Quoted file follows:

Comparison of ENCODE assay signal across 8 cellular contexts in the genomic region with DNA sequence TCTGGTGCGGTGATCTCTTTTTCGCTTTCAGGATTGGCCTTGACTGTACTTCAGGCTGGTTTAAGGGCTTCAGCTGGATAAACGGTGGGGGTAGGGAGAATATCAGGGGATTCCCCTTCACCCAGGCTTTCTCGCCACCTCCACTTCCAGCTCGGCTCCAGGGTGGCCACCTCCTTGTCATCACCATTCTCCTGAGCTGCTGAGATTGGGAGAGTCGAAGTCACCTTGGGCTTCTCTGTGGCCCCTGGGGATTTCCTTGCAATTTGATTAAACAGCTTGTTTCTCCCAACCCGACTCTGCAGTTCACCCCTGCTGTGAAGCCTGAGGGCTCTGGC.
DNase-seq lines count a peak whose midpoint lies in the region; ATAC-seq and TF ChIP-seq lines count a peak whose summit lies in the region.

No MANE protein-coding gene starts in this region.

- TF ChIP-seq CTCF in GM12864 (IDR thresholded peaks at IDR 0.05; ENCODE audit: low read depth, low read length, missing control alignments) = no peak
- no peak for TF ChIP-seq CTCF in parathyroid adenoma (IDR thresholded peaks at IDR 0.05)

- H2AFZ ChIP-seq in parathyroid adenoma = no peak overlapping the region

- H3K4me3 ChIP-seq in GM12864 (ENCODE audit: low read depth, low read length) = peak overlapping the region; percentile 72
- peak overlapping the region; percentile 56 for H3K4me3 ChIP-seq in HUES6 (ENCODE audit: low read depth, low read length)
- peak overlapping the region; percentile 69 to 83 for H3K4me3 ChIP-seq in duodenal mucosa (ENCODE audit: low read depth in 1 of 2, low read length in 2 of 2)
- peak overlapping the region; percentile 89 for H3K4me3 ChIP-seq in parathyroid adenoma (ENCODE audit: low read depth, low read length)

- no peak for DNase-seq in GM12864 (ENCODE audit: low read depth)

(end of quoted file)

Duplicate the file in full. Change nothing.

Comparison of ENCODE assay signal across 8 cellular contexts in the genomic region with DNA sequence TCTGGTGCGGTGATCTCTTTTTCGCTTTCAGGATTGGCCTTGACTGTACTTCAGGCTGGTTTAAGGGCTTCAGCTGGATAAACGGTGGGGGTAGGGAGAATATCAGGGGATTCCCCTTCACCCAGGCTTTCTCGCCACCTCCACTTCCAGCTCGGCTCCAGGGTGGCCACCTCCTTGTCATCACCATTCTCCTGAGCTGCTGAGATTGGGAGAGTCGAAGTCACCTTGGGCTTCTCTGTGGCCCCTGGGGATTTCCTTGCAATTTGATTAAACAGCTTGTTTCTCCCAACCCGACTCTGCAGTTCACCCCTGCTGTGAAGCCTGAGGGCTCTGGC.
DNase-seq lines count a peak whose midpoint lies in the region; ATAC-seq and TF ChIP-seq lines count a peak whose summit lies in the region.

No MANE protein-coding gene starts in this region.

- TF ChIP-seq CTCF in GM12864 (IDR thresholded peaks at IDR 0.05; ENCODE audit: low read depth, low read length, missing control alignments) = no peak
- no peak for TF ChIP-seq CTCF in parathyroid adenoma (IDR thresholded peaks at IDR 0.05)

- H2AFZ ChIP-seq in parathyroid adenoma = no peak overlapping the region

- H3K4me3 ChIP-seq in GM12864 (ENCODE audit: low read depth, low read length) = peak overlapping the region; percentile 72
- peak overlapping the region; percentile 56 for H3K4me3 ChIP-seq in HUES6 (ENCODE audit: low read depth, low read length)
- peak overlapping the region; percentile 69 to 83 for H3K4me3 ChIP-seq in duodenal mucosa (ENCODE audit: low read depth in 1 of 2, low read length in 2 of 2)
- peak overlapping the region; percentile 89 for H3K4me3 ChIP-seq in parathyroid adenoma (ENCODE audit: low read depth, low read length)

- no peak for DNase-seq in GM12864 (ENCODE audit: low read depth)